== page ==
Maybe someone in Germany could add something to this discussion.

Olá Alvaro, bem vindo ao fórum.

The Spanish and Mexican M/93S spitzer bullet loadings of 1902 were already quasi-experimental and not standarized until many years after, and the same happened with the Brazilian M/04 loading, as new rifles and/or old rifles with new sights were needed for the new spitzer bullet ballistics. The answer can be found in DWM documentation but it doesn’t indicate any manufacture of this bullet before 1902, including experimental designs.

As I said above, I believe that it is better to consider another explanation that do not contradicts DWM documentation on the 7 mm Mauser or the spitzer bullet development itself.


In the middle of 1903 the testing of the „S“ round in Germany was successfully ended.
Before this date it was already secretly adopted, officially in March 1905.

The cases became an “S” (Spitz) in staid of an “E” (Einheidshülse) in the head stamp.
The first known cases with an “S” in the head stamp and loaded with “S” bullet are from 1902. ( S 2 02 S ) This is the cartridge/case designed for the German army. The production of this case is February 1902. The development of the bullet must be started before this date, 1901???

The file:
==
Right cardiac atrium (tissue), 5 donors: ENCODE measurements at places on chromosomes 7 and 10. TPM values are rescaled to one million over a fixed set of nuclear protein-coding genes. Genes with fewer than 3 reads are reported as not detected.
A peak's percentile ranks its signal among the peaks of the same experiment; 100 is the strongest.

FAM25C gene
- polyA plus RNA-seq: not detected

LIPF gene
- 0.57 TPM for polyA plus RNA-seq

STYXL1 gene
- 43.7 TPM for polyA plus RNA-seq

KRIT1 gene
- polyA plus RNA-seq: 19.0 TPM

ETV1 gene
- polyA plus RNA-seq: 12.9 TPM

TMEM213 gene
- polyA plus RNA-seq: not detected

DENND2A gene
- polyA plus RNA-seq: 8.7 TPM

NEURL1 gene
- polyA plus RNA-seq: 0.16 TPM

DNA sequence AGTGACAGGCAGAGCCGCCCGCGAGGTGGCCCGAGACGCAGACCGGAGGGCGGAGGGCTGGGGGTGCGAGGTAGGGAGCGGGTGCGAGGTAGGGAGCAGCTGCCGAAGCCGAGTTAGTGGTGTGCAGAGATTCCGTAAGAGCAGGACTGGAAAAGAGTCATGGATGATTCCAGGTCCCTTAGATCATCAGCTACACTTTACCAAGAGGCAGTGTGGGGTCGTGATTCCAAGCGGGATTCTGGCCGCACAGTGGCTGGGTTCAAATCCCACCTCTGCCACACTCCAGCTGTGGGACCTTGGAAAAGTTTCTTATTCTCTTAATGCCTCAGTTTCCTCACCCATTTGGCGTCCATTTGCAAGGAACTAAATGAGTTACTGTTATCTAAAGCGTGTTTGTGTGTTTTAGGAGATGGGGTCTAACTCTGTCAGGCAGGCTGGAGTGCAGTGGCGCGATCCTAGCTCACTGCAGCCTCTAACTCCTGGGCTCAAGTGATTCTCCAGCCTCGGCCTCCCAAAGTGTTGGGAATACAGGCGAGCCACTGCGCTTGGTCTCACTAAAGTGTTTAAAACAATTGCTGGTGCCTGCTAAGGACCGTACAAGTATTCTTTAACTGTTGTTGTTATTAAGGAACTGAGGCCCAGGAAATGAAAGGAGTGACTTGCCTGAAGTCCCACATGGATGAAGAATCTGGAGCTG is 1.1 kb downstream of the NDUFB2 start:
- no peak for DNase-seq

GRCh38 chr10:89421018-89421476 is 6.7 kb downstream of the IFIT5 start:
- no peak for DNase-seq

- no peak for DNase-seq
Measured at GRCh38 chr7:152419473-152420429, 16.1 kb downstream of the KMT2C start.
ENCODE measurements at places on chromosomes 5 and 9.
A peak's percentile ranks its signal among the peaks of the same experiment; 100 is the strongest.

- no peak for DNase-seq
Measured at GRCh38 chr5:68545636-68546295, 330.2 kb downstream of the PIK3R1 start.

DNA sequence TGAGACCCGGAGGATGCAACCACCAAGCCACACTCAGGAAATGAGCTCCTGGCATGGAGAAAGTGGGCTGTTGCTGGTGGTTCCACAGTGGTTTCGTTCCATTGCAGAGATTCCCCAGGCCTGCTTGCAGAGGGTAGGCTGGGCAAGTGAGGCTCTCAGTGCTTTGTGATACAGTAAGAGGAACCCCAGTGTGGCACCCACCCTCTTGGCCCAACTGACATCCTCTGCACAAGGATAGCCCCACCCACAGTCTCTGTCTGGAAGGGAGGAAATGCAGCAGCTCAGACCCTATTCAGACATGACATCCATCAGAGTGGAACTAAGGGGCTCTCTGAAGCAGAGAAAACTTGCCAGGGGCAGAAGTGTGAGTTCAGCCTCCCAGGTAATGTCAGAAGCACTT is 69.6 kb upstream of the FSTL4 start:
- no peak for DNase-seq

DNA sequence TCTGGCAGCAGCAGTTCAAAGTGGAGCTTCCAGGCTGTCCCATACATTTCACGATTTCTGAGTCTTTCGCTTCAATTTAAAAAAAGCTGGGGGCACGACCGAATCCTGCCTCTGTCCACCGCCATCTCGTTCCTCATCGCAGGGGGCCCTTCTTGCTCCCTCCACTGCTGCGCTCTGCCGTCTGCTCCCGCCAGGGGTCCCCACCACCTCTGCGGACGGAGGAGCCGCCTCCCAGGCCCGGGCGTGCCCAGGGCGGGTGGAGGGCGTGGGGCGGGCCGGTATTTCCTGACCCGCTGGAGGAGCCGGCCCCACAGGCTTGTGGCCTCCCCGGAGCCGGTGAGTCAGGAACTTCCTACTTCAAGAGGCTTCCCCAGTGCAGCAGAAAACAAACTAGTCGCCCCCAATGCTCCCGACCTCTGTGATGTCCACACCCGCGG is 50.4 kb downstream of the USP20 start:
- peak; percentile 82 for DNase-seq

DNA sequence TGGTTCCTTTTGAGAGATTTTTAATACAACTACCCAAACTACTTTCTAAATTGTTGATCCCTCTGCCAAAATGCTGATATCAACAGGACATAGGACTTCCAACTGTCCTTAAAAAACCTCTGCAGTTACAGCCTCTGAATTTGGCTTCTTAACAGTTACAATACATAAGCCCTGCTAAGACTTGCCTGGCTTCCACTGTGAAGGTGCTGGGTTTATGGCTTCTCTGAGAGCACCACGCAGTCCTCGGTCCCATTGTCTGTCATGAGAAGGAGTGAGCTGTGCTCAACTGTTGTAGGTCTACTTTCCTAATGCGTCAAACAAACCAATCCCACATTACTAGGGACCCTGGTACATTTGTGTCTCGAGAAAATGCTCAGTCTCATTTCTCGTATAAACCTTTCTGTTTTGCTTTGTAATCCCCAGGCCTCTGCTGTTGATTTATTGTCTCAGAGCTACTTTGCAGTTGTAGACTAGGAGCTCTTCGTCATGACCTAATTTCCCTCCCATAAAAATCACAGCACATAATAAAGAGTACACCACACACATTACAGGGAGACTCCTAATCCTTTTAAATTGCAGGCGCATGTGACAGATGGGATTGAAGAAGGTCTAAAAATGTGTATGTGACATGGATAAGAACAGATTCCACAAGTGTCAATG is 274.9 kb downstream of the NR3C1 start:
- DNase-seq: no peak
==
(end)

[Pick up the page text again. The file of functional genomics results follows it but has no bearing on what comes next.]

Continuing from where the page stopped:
I am almost sure, the French Balle D as Tony mentioned before were one of the main reason to start this development. These country’s were not the dearest friends these day’s.


Hi guys,
I would like to post some of the pictures of the spitzer bullets that I am talking about.
If someone help me with that ( I am new at this forum and did not find the proper way to post pictures).
Anyway, my last trip to Canudos was mainly for other purposes regarding the Canudos War, the finding of the spitzers was a kind of by-product of that trip.
Next year I will look better at this specific issue (because I am still convinced that those bullets are there since the time of that war).

Rephrasing it: maybe there is some other explanation for those spitzer bullets at that place and I am curious about that.

[quote=“alvarogeorg”]Hi guys,
I would like to post some of the pictures of the spitzer bullets that I am talking about.
If someone help me with that ( I am new at this forum and did not find the proper way to post pictures).[/quote]

read this topic, it will help: